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Old Apr 5, 2007, 12:33 PM   #1
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Ive had a 1.3 megapixel olympus camera for around 5 years now and have finally decided to get a new camera but im not sure which type to go for. I can either get a digital slr or a point and shoot. I need a camera that will be quick for snapshots but also have a good zoom and obviously high pixel rate. I will be using it for work (taking pictures of gardens and transforming them on a computer) but also holiday use. I can get a mid-range slr or a high-end point and shoot for the same price. Can anyone help me decide
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Old Apr 5, 2007, 1:08 PM   #2
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In general, dSLRs have less shuttler lag, and better lenses with wider aperatures than P&S digicams.

But when you buy a dSLR, you're not just buying a camera, you're buying into a photography system. That means that, over time, you will have accumulated lenses and other accessories, so when it comes time to replace the camera, you will be best served with a replacement that can use the same accessories. That kind of thing doesn't happen with a P&S.

So buying a P&S is simple, but buying a dSLR is complicated. You'll need to consider the kinds of lenses and accessories you might ever need.

Some food for thought. Sorry, but there's no simple answer.
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Old Apr 5, 2007, 1:10 PM   #3
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From your post, it sounds like you want a nice point and shoot with alot of zoom, without messing with box full of lenses...You have alot of options with this type of camera that has 10-12x zooms....Steves has a list of 6 or 8 very good ones...
check them out....

http://www.steves-digicams.com/best_cameras.html

:G


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Old Apr 5, 2007, 5:42 PM   #4
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I would add to the good advice already given. The super zooms from Canon, Sony, Panasonic , Fiji, and Olympus should do virtually everything you want in Auto or Scene mode, but they also offer levels of manual control comparable to DSLRs. Another plus is the good video for holiday use - I don't take the video camera now.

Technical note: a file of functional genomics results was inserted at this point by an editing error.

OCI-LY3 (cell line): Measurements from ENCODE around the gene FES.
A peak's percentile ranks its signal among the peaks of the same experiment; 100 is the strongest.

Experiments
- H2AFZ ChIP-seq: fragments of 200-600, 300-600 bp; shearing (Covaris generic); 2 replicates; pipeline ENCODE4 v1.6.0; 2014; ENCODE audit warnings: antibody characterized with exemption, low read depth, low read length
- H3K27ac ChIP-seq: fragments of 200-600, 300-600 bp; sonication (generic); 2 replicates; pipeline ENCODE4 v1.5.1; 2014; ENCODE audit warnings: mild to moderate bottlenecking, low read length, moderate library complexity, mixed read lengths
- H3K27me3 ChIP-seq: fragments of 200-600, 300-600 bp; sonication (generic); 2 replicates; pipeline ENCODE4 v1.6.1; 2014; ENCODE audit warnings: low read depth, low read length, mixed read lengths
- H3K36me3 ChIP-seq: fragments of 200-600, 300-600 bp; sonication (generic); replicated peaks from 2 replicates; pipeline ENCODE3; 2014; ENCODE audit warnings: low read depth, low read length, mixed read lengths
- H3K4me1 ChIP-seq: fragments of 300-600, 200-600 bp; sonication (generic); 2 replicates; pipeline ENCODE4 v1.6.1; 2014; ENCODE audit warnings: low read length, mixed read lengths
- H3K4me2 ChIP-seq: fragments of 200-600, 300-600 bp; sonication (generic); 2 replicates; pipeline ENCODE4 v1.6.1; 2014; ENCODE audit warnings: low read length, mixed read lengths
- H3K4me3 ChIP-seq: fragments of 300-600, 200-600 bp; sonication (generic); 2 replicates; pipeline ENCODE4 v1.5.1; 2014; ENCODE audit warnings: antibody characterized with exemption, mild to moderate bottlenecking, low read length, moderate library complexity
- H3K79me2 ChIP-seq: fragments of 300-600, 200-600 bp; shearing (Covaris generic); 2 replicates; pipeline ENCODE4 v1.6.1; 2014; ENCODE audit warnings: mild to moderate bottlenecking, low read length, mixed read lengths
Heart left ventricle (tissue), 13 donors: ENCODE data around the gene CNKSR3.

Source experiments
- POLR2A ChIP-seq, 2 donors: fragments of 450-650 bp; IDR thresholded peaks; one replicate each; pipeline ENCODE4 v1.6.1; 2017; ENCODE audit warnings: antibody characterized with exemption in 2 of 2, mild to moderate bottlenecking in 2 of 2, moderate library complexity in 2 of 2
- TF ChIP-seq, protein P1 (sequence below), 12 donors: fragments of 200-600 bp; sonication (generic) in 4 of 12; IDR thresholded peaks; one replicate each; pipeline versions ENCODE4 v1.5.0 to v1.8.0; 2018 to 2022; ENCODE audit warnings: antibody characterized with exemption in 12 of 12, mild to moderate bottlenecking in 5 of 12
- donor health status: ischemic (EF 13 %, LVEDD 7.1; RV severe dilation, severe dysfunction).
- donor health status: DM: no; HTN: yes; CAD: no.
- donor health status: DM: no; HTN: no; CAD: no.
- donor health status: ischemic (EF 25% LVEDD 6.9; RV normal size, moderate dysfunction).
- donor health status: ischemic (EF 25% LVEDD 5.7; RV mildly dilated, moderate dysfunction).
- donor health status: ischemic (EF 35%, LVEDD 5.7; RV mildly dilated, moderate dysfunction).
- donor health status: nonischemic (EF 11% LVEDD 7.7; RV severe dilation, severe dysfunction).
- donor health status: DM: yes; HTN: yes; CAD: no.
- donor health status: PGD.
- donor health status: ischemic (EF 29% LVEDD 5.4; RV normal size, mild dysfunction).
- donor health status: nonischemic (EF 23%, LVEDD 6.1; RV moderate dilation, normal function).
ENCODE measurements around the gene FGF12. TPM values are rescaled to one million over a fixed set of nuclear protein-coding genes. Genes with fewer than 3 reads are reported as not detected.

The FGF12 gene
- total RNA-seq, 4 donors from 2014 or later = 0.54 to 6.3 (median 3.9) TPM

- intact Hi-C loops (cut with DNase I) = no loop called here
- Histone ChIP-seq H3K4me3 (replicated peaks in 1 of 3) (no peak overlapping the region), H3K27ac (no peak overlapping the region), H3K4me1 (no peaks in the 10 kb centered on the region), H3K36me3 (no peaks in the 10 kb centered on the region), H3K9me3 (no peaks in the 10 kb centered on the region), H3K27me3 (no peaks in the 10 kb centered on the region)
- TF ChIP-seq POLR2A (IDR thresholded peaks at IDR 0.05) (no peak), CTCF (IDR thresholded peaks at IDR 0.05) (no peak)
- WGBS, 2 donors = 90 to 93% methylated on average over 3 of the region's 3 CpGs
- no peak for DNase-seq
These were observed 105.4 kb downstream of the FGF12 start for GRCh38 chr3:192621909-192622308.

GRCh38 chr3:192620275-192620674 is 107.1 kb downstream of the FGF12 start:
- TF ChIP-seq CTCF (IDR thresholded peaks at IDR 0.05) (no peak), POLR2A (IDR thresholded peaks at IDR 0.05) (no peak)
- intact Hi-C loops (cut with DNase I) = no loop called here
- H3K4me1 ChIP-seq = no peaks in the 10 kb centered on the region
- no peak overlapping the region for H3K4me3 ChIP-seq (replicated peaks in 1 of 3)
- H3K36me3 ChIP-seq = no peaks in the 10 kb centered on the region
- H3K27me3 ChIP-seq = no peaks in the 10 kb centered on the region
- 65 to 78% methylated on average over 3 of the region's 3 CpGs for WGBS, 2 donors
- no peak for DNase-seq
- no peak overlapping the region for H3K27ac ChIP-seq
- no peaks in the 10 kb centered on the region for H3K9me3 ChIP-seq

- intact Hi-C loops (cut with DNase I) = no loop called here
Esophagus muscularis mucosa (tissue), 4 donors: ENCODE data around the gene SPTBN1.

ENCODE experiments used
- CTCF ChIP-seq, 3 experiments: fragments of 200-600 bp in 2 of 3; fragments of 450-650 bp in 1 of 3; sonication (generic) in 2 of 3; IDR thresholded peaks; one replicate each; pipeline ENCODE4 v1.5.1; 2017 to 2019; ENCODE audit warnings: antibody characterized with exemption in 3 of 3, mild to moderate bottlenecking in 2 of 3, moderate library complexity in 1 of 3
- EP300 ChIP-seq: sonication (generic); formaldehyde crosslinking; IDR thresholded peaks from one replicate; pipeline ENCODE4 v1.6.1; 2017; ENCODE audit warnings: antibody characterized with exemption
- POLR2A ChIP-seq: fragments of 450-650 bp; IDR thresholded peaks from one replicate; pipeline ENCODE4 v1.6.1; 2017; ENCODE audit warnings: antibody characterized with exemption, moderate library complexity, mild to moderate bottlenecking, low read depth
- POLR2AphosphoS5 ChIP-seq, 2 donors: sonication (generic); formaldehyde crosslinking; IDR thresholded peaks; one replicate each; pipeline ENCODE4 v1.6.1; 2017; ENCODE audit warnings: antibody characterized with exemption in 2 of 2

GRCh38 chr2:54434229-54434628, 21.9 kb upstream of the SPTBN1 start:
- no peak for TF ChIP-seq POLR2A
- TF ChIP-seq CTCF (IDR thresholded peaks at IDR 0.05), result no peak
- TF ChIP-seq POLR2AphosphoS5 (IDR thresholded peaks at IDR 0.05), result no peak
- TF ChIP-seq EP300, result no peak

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Old Apr 5, 2007, 11:04 PM   #5
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Kodak has good super-zooms as well. I'm very satisfied with my Kodak Z612.

TCAv's comments on DSLR/super-zoom are on target. With a DSLR you'll accumulate addition lenses over time and when upgrade time comes you will pretty much be looking for an upgraded body for the lens system you already have. With any P & S including the super-zooms you'll replace the whole camera when upgrade time comes around.

During the film era I had both 35 SLRs and interchangeble lens medium format cameras and took on professional work. At this point in my life I never intend to do pro work again so buying a high end P & S meets my needs and I plan on just replacing it every five years or so. The current crop IS super-zooms are the high end P & Ss. If you see a different future for yourself then your call should be different.
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Old Apr 6, 2007, 1:13 AM   #6
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TCav wrote:
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In general, dSLRs have less shuttler lag, and better lenses with wider aperatures than P&S digicams.

But when you buy a dSLR, you're not just buying a camera, you're buying into a photography system. That means that, over time, you will have accumulated lenses and other accessories, so when it comes time to replace the camera, you will be best served with a replacement that can use the same accessories. That kind of thing doesn't happen with a P&S.
Well I will disagree on a few points there.

1) I was well served by 2 inexpensive zoom lenses on my Original 300D Canon Rebel (18-55mm kit and 70-300mm SIGMA).... but didn't think twice about dumping Canon for the Pentax K10D.....
(Actually had some other lenses for Canon along they way but already come and gone/resold)

I'd used it enough to feel guility to sell the 300D body to anyone for more than peanuts (over 40K frames)... and its now with one lens an emergency back up/danger DSLR.

Canon lenses are EASY to sell.

Now I am collecting enough (mostly used/cheap) Pentax lenses that I may end up now sticking with them. And some of that old Pentax glass is really NICER than some made now... and you can use ANY lens every made for Pentax pretty much.

2) I am also still even using some of my old P&S and Canon filters and such because they fit or can be stepped up for my current Pentax lenses.

Sure you instnatly commit you self to several more than camera cost Canon/Nikon high end lenses then yeah you can start to feel a bit commited.... but then again both have good/easy resale value.




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Old Apr 6, 2007, 1:25 AM   #7
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All photography is a compromise. A year ago I thought I wasn't going to touch a dSR (been there, done that with film) so I replaced my beloved Sony F717 with a Panasonic FZ30. Now many people love their FZ30s and I've seen a number of excellent pictures taken with them. However, I couldn't get much that satisfied me - it was definitely not the right camera for me. AT the time I didn't think any other p&s would give me any better quality so I bit the bullet and went back to carrying a bag full of photo equipment (much of it were the same lenses I had dragged around with my film SLR). I quickly discovered that it wasn't so bad as I remembered, and I'm now carting around a heavier camera just about everywhere.